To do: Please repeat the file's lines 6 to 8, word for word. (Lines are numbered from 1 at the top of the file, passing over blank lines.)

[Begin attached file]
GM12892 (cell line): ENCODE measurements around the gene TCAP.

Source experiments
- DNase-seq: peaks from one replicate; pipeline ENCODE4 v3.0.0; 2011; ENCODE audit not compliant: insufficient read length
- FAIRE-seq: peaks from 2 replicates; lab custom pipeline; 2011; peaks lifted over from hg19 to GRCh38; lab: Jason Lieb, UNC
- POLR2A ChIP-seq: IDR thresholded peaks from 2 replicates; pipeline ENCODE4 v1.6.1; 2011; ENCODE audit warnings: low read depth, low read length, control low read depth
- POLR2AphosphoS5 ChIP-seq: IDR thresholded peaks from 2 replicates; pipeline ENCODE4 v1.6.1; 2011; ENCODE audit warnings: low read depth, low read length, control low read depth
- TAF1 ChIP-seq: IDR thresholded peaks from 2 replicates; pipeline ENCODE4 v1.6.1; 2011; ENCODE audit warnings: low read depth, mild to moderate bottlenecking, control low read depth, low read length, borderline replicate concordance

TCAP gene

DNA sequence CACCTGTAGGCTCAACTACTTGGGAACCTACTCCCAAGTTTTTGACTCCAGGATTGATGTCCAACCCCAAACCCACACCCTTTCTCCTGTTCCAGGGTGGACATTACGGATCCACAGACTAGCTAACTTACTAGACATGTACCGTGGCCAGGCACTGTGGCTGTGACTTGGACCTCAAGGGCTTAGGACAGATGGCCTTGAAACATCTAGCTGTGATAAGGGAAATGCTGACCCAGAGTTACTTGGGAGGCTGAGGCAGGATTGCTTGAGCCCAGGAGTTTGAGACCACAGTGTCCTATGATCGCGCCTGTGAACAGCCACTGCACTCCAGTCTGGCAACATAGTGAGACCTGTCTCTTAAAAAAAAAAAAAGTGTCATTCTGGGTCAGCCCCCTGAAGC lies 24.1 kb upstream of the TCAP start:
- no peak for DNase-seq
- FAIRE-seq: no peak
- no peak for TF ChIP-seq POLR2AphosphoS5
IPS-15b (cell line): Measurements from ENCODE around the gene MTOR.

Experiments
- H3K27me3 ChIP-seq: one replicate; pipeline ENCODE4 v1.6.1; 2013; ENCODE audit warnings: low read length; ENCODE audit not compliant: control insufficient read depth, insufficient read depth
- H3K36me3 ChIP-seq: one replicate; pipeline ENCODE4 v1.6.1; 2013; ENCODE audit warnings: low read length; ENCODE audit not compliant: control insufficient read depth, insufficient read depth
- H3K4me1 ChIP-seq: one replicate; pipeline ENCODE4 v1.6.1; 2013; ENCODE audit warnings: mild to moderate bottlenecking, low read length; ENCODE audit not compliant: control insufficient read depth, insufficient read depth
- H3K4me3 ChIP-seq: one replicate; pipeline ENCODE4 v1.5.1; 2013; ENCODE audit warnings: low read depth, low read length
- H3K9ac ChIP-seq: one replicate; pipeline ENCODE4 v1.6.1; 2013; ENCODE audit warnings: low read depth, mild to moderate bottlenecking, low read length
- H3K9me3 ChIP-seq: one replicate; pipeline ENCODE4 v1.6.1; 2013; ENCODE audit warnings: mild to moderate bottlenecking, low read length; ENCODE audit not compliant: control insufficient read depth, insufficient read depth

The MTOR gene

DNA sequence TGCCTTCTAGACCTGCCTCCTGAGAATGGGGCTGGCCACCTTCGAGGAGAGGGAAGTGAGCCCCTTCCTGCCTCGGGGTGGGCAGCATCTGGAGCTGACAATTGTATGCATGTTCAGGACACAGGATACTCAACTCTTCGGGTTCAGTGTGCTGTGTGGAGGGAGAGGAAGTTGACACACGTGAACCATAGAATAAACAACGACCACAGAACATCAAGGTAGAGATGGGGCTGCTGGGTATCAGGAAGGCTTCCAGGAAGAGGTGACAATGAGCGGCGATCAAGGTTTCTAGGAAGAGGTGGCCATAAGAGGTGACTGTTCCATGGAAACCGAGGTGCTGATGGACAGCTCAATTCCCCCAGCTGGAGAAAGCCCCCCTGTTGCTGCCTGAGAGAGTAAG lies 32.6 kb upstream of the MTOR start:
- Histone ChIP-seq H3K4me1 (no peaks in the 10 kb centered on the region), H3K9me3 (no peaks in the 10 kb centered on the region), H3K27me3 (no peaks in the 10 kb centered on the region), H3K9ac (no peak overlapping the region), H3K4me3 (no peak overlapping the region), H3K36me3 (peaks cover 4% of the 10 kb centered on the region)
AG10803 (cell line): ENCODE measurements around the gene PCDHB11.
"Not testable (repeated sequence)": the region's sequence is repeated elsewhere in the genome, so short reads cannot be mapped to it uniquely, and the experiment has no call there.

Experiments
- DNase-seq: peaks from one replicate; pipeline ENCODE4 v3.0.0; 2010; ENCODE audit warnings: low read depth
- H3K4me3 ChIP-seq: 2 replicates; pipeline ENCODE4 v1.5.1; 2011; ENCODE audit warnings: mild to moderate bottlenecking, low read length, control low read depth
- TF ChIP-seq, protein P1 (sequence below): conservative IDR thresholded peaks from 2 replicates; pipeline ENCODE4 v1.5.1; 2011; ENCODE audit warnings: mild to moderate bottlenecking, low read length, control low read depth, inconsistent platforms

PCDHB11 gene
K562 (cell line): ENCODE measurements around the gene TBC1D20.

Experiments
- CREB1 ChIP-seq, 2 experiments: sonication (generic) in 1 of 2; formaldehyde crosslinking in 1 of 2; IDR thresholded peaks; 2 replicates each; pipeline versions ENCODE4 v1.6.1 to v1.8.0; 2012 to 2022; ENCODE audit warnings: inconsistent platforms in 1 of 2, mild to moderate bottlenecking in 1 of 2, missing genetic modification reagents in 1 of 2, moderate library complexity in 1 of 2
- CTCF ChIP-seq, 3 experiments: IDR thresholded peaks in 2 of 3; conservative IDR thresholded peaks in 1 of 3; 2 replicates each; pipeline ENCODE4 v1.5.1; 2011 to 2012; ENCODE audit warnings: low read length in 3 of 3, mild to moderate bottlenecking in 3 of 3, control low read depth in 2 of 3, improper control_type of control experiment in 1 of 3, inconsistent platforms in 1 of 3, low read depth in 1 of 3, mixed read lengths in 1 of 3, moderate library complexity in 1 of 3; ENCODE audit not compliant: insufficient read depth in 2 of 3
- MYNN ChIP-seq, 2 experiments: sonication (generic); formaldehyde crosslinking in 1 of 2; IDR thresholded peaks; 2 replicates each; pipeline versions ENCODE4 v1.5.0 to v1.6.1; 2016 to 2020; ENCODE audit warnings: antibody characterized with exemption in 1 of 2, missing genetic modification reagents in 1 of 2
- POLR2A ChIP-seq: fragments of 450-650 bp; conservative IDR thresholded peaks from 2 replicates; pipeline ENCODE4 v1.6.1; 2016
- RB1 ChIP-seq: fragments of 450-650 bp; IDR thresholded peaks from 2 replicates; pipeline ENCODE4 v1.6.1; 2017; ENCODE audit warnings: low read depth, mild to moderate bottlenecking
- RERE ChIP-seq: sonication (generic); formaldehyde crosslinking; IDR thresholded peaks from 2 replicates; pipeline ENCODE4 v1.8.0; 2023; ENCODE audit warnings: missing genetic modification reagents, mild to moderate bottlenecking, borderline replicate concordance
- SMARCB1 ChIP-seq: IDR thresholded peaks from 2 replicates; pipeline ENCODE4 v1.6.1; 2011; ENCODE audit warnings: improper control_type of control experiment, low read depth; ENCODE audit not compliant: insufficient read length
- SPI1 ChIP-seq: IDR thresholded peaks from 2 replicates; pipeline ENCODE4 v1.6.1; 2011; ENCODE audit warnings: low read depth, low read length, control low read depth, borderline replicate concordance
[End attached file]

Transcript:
- POLR2AphosphoS5 ChIP-seq: IDR thresholded peaks from 2 replicates; pipeline ENCODE4 v1.6.1; 2011; ENCODE audit warnings: low read depth, low read length, control low read depth
- TAF1 ChIP-seq: IDR thresholded peaks from 2 replicates; pipeline ENCODE4 v1.6.1; 2011; ENCODE audit warnings: low read depth, mild to moderate bottlenecking, control low read depth, low read length, borderline replicate concordance

TCAP gene